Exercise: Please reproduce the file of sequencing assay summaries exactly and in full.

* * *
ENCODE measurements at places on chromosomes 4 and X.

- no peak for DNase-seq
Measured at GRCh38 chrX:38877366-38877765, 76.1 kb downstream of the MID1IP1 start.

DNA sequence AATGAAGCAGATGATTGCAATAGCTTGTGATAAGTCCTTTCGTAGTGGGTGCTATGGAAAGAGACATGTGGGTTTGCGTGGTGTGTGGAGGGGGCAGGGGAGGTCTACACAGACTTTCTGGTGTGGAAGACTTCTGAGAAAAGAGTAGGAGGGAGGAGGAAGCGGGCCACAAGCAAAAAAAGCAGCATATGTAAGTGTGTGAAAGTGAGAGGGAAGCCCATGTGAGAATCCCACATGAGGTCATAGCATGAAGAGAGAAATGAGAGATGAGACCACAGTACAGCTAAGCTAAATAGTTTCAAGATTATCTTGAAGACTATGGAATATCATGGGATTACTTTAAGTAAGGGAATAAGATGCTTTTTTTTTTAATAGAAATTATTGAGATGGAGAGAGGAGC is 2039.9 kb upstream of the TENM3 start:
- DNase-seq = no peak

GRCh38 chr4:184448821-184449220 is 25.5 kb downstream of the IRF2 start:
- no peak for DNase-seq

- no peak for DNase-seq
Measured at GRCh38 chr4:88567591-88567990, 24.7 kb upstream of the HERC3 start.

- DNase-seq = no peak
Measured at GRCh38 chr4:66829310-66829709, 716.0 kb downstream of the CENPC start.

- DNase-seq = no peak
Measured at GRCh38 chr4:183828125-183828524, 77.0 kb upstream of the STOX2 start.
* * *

ENCODE measurements at places on chromosomes 4 and X.

- no peak for DNase-seq
Measured at GRCh38 chrX:38877366-38877765, 76.1 kb downstream of the MID1IP1 start.

DNA sequence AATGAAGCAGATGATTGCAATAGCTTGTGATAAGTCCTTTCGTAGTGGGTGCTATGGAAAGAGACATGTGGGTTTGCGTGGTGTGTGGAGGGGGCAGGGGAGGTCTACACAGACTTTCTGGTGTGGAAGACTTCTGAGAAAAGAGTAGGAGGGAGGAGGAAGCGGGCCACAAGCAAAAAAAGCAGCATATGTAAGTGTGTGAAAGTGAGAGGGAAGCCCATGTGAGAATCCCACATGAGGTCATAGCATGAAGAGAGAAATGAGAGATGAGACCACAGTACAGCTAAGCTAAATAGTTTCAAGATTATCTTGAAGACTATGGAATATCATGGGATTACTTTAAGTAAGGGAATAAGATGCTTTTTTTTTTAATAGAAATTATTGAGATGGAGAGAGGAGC is 2039.9 kb upstream of the TENM3 start:
- DNase-seq = no peak

GRCh38 chr4:184448821-184449220 is 25.5 kb downstream of the IRF2 start:
- no peak for DNase-seq

- no peak for DNase-seq
Measured at GRCh38 chr4:88567591-88567990, 24.7 kb upstream of the HERC3 start.

- DNase-seq = no peak
Measured at GRCh38 chr4:66829310-66829709, 716.0 kb downstream of the CENPC start.

- DNase-seq = no peak
Measured at GRCh38 chr4:183828125-183828524, 77.0 kb upstream of the STOX2 start.